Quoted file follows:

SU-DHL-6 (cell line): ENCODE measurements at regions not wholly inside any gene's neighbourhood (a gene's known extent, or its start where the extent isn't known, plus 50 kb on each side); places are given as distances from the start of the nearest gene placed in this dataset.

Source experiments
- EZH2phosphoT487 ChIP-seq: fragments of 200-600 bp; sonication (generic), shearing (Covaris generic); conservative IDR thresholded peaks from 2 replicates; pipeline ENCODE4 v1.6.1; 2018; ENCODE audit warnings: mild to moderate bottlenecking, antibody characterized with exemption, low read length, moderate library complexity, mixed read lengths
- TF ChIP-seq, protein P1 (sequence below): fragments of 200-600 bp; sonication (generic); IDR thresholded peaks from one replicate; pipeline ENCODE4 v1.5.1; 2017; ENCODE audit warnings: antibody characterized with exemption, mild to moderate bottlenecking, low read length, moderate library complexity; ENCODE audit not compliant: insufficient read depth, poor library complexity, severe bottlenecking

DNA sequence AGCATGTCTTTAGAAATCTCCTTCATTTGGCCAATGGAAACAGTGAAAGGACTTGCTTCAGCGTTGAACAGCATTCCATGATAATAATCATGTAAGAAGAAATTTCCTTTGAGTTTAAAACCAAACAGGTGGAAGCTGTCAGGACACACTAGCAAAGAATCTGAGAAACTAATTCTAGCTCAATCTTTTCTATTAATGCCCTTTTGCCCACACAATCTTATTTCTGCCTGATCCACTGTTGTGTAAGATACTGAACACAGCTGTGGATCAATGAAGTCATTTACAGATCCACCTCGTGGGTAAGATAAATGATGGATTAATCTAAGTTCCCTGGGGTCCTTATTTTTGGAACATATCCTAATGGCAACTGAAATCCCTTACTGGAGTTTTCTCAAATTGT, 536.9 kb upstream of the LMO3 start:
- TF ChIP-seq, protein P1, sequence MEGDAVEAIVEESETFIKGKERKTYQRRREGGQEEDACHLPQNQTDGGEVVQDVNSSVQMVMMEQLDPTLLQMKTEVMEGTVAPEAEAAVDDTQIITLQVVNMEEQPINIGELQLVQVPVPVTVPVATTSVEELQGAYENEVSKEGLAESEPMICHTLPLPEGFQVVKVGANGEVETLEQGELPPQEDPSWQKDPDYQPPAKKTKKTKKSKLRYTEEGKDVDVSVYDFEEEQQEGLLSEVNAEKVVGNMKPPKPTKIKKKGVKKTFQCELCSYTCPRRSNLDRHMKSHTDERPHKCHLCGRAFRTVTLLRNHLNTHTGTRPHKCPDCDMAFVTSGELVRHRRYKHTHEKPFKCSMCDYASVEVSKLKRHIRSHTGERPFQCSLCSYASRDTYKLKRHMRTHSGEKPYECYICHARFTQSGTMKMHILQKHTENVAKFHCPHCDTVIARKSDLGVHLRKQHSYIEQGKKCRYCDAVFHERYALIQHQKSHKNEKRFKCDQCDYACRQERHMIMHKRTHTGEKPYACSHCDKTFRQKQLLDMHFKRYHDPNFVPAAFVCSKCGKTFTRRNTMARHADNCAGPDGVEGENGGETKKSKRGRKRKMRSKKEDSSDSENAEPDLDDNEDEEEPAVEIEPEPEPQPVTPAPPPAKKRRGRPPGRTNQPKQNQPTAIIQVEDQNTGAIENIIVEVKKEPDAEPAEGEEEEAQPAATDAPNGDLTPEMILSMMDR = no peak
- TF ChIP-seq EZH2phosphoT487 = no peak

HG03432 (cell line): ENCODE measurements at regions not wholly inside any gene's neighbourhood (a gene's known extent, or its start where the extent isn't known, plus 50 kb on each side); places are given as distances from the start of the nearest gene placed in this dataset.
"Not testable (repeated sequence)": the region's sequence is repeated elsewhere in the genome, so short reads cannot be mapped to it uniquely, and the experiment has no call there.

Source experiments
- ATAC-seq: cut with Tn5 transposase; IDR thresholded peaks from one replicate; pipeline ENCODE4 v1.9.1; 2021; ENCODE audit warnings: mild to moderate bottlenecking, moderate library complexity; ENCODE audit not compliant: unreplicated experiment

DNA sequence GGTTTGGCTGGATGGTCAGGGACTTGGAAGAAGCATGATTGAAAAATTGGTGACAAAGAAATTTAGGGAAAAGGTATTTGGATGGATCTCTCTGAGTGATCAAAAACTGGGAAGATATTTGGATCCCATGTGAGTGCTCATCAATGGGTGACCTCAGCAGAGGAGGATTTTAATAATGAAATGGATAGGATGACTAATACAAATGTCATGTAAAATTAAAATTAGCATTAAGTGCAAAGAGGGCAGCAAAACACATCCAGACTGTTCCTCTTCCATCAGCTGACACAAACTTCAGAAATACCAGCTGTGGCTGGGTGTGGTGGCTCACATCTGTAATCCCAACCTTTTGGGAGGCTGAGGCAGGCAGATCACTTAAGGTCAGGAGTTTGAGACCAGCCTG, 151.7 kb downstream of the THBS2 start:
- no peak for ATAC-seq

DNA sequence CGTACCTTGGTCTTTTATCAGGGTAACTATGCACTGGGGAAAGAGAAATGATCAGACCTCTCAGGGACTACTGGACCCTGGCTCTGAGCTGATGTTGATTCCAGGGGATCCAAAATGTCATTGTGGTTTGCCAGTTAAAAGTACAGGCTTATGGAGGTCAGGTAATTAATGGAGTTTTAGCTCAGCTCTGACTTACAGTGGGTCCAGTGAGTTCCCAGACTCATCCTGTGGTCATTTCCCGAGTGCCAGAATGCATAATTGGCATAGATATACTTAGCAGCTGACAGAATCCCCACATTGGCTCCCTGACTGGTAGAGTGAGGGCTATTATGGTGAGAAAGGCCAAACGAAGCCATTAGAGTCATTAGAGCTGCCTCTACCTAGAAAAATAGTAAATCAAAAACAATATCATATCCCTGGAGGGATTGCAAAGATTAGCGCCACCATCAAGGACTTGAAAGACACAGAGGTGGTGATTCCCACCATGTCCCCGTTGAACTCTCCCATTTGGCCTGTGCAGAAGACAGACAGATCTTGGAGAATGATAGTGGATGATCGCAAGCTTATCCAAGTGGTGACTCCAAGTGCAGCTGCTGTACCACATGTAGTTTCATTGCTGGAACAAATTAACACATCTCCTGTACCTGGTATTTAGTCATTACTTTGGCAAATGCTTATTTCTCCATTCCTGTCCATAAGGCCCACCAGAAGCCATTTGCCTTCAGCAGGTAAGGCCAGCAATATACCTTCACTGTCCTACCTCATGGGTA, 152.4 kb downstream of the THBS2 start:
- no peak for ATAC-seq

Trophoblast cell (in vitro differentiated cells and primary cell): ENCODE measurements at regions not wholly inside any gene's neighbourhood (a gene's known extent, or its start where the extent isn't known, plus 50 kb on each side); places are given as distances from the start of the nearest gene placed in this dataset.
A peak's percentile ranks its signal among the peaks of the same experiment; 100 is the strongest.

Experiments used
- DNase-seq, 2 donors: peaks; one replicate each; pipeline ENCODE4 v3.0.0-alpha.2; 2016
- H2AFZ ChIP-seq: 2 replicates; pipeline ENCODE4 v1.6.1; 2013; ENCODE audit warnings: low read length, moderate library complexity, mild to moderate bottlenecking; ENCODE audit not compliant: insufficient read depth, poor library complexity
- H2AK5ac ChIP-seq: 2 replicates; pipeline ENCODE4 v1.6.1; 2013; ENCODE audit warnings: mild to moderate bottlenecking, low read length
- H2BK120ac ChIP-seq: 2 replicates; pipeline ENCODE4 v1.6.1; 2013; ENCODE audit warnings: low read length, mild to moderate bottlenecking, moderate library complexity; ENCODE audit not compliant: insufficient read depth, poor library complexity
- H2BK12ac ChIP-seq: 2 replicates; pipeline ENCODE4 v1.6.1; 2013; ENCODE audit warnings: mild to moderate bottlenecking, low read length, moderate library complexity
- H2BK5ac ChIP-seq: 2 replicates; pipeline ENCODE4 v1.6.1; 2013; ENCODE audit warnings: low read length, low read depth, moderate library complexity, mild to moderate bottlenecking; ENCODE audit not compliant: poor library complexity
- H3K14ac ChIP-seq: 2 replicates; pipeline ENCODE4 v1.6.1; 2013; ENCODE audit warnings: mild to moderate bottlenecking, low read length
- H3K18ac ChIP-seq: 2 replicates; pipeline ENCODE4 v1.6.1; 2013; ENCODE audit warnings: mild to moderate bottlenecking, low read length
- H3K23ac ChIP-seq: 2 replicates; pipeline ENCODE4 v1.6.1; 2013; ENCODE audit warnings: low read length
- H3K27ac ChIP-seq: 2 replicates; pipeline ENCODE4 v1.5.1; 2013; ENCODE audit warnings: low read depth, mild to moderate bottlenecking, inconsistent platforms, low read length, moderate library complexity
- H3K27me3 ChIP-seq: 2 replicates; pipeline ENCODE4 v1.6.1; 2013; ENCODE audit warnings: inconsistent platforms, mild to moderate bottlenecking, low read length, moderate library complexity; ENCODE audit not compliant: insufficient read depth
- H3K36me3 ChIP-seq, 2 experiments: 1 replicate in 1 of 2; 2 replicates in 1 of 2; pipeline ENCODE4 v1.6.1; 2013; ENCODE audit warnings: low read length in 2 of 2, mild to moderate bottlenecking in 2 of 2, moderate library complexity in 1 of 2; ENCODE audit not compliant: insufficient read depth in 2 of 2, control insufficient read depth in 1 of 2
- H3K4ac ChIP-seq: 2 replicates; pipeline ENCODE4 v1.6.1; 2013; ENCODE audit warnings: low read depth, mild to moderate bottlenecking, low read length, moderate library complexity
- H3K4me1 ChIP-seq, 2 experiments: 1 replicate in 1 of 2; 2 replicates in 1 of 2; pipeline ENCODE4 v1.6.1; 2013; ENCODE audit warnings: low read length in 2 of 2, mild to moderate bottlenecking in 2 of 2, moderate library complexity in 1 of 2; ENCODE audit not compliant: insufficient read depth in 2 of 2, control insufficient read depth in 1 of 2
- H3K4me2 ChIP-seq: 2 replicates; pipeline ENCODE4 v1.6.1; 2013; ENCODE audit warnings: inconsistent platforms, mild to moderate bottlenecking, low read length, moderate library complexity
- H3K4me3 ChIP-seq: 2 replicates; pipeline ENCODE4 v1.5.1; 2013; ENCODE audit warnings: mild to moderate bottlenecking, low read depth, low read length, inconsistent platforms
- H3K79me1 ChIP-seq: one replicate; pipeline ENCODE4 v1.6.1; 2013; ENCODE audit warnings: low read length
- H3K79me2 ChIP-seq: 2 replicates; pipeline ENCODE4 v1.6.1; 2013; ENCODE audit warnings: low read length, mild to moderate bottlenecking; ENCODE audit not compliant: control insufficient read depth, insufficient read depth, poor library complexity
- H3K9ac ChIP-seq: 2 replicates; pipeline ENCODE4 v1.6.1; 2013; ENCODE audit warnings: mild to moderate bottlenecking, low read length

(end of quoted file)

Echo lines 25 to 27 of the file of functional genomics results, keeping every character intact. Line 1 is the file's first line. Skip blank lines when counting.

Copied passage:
- H3K14ac ChIP-seq: 2 replicates; pipeline ENCODE4 v1.6.1; 2013; ENCODE audit warnings: mild to moderate bottlenecking, low read length
- H3K18ac ChIP-seq: 2 replicates; pipeline ENCODE4 v1.6.1; 2013; ENCODE audit warnings: mild to moderate bottlenecking, low read length
- H3K23ac ChIP-seq: 2 replicates; pipeline ENCODE4 v1.6.1; 2013; ENCODE audit warnings: low read length